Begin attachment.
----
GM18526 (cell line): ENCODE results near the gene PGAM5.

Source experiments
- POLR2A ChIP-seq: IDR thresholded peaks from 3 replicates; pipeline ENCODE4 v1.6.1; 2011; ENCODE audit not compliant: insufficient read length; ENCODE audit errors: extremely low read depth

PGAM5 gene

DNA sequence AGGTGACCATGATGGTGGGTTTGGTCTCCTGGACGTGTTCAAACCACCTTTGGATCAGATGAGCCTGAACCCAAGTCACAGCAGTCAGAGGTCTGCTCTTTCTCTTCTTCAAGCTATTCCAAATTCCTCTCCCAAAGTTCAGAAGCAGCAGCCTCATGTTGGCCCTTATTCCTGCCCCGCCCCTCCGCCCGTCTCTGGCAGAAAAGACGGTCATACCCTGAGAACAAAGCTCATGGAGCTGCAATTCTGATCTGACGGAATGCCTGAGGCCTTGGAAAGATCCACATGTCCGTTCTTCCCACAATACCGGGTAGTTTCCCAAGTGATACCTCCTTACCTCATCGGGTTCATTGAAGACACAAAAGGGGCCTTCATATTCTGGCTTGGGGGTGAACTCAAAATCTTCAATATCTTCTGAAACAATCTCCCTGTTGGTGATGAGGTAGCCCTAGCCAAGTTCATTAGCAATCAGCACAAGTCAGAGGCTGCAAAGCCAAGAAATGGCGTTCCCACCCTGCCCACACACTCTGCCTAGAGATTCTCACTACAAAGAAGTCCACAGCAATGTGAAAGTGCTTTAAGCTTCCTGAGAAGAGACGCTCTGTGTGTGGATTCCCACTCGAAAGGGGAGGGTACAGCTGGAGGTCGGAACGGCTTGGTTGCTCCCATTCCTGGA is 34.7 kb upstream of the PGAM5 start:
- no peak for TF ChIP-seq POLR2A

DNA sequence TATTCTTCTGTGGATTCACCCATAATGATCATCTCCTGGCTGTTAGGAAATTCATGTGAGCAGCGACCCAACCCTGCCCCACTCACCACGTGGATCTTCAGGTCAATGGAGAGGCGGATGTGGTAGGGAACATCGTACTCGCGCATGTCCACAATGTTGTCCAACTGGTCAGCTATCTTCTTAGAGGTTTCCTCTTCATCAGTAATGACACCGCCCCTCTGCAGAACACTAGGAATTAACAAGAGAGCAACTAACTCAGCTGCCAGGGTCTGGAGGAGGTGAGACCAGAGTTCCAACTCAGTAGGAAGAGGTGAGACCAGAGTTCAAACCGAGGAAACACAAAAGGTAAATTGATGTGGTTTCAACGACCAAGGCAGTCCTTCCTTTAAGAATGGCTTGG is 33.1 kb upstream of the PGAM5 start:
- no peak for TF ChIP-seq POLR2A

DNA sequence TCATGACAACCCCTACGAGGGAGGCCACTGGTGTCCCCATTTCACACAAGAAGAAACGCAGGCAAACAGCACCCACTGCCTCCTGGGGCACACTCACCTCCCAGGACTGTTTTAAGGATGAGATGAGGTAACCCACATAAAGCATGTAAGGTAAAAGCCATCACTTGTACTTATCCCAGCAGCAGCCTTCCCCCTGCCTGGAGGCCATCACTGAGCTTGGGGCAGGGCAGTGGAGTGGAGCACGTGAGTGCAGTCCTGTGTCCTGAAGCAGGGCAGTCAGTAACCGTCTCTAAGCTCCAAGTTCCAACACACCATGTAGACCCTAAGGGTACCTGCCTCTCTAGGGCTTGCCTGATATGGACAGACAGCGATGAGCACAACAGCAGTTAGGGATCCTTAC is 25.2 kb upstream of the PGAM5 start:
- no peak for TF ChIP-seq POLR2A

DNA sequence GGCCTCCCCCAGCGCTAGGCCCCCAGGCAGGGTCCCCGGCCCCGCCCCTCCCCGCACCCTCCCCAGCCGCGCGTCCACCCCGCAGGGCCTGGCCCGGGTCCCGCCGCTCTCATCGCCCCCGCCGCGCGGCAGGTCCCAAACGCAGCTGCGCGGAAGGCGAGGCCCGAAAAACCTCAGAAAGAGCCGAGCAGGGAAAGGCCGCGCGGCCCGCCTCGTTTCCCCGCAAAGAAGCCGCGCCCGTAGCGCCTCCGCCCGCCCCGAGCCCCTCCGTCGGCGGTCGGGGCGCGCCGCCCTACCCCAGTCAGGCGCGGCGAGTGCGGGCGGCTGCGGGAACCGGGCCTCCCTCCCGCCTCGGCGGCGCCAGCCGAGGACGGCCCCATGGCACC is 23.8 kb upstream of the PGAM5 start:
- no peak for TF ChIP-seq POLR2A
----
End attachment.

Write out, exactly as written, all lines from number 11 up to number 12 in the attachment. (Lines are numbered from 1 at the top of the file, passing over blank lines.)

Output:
DNA sequence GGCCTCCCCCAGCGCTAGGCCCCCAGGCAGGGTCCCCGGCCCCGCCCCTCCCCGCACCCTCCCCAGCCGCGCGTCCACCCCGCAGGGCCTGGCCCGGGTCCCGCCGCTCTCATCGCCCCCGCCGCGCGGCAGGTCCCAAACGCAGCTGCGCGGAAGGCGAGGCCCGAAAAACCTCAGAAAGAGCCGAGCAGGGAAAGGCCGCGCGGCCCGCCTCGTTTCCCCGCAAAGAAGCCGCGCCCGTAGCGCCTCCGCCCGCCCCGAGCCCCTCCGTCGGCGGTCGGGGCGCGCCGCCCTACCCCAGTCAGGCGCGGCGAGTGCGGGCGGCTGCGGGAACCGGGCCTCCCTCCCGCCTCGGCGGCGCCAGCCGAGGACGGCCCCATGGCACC is 23.8 kb upstream of the PGAM5 start:
- no peak for TF ChIP-seq POLR2A